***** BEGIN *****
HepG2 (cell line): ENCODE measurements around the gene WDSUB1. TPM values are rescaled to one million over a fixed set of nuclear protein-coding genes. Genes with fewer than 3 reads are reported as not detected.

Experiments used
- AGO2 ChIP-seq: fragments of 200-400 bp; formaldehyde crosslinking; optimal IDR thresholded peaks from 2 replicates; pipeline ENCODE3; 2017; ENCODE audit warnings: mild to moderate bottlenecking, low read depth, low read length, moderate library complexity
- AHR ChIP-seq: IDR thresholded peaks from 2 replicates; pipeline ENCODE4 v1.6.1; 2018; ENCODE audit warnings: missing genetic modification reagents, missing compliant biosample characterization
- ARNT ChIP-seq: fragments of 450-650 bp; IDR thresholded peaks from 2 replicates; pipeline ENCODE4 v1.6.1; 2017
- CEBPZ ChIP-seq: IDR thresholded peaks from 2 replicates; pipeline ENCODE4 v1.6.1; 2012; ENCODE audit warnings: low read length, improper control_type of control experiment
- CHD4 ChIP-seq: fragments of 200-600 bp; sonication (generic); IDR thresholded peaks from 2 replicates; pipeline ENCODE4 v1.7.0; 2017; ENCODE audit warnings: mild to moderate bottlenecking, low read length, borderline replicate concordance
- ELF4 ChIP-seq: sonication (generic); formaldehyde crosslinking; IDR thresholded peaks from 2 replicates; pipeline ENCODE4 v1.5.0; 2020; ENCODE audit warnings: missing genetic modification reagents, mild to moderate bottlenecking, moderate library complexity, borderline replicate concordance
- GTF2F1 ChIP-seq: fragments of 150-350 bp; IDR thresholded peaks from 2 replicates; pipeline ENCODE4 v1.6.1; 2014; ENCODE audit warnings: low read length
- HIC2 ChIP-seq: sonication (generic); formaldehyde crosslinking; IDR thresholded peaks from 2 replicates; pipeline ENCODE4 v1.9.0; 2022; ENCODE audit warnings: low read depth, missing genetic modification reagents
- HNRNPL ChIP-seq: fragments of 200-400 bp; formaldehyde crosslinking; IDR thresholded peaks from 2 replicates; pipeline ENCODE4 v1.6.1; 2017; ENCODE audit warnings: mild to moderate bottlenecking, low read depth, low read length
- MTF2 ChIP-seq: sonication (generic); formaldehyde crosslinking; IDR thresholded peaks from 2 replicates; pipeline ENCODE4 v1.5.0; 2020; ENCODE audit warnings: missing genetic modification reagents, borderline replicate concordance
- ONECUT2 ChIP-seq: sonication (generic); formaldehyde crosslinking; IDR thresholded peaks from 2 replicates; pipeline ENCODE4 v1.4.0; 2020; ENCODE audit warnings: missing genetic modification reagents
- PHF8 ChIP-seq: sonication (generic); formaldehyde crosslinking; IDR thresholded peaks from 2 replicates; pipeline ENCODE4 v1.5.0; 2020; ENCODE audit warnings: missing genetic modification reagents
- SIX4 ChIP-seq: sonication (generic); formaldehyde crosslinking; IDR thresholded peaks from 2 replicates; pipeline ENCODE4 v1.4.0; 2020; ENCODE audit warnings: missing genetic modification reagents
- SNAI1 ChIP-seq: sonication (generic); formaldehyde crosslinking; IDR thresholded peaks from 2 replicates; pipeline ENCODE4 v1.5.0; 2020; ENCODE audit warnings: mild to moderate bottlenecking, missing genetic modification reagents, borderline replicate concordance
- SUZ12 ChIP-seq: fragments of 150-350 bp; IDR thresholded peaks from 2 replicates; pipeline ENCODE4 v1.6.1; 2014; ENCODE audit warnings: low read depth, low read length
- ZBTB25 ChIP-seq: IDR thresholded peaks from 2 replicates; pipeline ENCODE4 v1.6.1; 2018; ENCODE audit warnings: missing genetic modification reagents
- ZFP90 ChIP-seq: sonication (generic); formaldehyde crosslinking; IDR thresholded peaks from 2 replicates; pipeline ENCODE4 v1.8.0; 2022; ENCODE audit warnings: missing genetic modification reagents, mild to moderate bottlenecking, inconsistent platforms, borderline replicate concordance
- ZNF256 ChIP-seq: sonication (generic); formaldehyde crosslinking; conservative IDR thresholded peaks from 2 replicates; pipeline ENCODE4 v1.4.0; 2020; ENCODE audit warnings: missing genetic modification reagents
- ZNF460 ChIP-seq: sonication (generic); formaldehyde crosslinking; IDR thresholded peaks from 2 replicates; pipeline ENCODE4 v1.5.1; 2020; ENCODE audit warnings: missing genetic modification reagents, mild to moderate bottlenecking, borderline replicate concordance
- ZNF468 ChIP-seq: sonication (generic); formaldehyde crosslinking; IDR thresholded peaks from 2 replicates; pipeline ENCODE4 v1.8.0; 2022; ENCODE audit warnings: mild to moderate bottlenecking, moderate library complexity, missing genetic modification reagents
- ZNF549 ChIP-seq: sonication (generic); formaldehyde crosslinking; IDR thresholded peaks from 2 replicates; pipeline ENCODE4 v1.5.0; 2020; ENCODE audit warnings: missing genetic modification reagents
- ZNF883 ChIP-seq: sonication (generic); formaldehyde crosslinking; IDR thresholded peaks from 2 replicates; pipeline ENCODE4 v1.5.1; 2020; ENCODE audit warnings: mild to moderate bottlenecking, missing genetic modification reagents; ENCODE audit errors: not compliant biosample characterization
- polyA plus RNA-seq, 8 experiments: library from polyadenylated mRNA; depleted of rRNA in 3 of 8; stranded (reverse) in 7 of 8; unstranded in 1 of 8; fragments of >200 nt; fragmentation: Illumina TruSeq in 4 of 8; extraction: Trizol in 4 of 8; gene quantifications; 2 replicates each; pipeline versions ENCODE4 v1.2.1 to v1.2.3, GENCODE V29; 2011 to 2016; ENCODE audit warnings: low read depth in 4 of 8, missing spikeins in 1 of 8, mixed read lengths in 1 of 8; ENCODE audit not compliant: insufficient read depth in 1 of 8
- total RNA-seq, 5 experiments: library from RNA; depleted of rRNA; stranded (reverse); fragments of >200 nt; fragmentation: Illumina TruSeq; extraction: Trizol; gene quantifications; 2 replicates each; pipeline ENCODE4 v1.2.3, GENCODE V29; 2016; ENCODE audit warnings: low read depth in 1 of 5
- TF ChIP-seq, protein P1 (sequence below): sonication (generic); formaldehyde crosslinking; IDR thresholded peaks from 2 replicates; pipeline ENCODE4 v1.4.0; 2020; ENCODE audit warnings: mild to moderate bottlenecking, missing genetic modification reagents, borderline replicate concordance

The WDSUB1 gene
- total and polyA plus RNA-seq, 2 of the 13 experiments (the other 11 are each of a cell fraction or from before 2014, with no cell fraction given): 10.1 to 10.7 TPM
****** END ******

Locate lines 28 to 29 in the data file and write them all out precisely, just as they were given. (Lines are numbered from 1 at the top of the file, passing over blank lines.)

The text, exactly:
The WDSUB1 gene
- total and polyA plus RNA-seq, 2 of the 13 experiments (the other 11 are each of a cell fraction or from before 2014, with no cell fraction given): 10.1 to 10.7 TPM